Does data really give us the whole picture?
Does hard data really tell us how consumers behave? And why? Can it predict how to make your ads more effective? Or can it actually give us the wrong message?
With so much data there seems to be a gold rush to analyse it and make sense of it all in the hope it will tell us something we didn’t already know and find some secret that finally answers that eternal question, ‘how can you persuade and influence more potential customers?’
I bet I can get a psychologist to predict the outcome of any data analysts efforts without seeing the data, fans of the Mentalist will emphasise. Understand fundamental human behaviour and you can predict exactly how people behave and why, which is why I embrace NLP and other psychology based practices.
Look at behaviour afterwards and you can easily be led up a cul-de-sac. It’s like watching people on Google Earth and thinking you know what goes on in their homes.
Looking at the world through a data keyhole may not only tell you half the story but the wrong one. We all know the effect of Chinese whispers or the danger of only hearing half of the conversation. Our brains naturally make assumptions and jump to conclusions. And we all know what assumptions make us…
Don’t get me wrong, I’m no enemy of data, in fact I put a lot of importance on data, but we really don’t challenge enough of what we are sold, so I believe you need to see the whole picture not just part of it. And I often question how qualified those analysing the data are to then turn it into a map of human behaviour – ever met a mathematician with a psychology degree?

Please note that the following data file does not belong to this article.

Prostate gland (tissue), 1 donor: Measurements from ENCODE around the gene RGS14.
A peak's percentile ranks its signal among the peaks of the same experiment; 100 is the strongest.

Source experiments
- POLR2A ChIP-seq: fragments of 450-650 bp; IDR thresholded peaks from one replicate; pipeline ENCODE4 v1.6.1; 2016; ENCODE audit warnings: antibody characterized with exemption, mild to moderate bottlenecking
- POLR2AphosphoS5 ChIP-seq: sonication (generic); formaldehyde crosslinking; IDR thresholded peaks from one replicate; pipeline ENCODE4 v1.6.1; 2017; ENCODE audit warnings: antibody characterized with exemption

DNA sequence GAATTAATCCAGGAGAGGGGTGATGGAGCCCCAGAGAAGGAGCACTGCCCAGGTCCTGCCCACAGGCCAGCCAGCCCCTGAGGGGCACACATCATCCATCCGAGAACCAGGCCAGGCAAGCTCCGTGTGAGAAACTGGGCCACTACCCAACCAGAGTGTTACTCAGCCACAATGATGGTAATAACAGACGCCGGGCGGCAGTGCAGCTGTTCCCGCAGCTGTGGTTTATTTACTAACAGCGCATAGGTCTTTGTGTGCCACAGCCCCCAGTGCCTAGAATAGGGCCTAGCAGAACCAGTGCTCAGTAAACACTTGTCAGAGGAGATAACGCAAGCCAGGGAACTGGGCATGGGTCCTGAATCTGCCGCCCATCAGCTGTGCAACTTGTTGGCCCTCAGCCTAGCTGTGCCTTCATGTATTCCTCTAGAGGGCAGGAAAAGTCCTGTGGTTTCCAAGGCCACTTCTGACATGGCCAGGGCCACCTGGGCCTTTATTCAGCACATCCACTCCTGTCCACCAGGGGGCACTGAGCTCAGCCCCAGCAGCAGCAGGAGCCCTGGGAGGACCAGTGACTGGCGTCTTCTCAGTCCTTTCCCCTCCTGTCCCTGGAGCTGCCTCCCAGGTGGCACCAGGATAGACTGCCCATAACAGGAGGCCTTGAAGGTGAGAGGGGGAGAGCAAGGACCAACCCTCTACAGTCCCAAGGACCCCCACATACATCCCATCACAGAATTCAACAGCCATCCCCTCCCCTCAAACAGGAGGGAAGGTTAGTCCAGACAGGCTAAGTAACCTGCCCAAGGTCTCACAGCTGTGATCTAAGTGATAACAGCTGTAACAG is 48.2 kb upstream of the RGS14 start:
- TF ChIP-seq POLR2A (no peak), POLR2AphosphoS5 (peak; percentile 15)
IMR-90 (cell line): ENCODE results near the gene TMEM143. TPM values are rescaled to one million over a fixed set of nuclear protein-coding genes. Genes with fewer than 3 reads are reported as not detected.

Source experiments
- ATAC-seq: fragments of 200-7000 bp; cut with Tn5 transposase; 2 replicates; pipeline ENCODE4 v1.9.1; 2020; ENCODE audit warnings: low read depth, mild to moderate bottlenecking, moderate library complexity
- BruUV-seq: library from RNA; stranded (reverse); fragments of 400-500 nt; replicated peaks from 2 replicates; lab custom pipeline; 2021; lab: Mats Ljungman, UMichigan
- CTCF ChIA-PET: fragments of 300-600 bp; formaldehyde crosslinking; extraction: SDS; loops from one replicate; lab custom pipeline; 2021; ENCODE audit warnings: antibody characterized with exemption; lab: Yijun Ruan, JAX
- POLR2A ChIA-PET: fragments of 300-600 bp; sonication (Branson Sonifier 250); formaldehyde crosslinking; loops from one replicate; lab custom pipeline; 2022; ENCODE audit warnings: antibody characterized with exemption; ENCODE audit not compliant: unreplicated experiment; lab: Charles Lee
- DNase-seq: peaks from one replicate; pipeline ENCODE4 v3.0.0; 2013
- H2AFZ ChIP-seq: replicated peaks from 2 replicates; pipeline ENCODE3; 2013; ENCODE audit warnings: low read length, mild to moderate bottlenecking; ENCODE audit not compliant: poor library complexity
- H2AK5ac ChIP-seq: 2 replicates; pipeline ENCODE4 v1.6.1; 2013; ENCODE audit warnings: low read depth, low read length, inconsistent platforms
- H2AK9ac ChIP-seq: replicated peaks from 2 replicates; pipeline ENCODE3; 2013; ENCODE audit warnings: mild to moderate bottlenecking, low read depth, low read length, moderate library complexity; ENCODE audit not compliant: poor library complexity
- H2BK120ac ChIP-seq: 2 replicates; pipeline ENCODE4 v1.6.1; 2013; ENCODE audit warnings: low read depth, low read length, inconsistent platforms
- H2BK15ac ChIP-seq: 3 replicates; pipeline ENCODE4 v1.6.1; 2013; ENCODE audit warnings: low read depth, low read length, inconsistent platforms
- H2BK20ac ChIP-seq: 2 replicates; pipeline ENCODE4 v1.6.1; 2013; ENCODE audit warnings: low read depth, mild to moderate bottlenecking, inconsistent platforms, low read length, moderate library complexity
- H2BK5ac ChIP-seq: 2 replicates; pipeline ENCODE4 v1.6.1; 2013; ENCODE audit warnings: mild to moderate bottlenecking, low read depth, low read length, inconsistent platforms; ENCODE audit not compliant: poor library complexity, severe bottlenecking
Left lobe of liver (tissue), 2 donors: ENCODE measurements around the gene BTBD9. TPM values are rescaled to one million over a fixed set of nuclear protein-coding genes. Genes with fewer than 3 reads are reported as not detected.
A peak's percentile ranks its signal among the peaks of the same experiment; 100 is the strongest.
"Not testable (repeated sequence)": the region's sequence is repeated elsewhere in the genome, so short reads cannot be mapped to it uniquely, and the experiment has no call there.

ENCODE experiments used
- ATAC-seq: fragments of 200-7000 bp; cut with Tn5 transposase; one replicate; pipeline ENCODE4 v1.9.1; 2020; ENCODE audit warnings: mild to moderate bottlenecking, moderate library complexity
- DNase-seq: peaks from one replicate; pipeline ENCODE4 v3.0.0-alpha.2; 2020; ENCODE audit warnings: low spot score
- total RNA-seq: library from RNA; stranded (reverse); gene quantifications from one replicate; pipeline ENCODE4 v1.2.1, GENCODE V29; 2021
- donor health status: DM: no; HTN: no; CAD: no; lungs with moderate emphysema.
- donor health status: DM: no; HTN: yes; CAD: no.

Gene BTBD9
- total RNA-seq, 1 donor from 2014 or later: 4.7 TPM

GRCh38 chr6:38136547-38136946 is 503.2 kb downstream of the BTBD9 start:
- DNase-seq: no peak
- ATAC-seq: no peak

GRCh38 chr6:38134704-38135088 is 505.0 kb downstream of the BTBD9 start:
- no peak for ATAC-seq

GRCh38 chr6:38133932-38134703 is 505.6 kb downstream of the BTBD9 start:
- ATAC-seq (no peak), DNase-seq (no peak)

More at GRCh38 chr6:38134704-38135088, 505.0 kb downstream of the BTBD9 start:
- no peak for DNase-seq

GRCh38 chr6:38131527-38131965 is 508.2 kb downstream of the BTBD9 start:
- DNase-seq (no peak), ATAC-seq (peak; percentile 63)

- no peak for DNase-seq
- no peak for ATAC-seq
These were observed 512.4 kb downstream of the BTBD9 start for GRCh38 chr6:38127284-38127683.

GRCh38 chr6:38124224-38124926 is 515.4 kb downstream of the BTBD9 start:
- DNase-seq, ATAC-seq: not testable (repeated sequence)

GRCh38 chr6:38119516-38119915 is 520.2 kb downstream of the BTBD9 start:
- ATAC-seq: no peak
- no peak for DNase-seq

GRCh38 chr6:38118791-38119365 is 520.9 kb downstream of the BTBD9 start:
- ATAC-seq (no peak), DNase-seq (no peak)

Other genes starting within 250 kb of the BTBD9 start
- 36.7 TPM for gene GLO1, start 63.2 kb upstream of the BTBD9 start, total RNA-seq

A SWEDISH ART GALLERY
Consider this scenario to make a point.
Sven, a young, dynamic analyst studying at Stockholm University is spending a month in a Swedish art gallery looking at how people interact with an art exhibition.
He sets up three devices, one measures headcount, maps people’s movements and measures where people stop and for how long.
The second records if they use their phone to comment on the picture on social media.
And the third measures facial expression of joy, disgust, passiveness, etc.
After a month he analyses the data. He finally concludes that a picture placed in the left hand corner was the most visited, commented on and got the best positive reactions.
The picture near the radiator was the second most visited and commented on, but got the most disgust.
The third most popular place was by the fire extinguisher, but reactions were mostly passive.
His final recommendations was if you want pictures to be looked at they need to be placed in the left hand corner for positive reactions, by the radiator for negative ones and by the fire extinguisher for a passive one. Other areas were not important.
It’s not hard to spot the massive error in his thinking – the art work itself. For him it’s just a picture, he hasn’t included it in his value set, yet we all know it is the most significant element in a gallery, it’s placement is almost insignificant. But by ignoring it he has come up with a conclusion that is wrong. Had he included the creativity he’d had come up with a far more accurate theory.
THE NUMERIC SOCIETY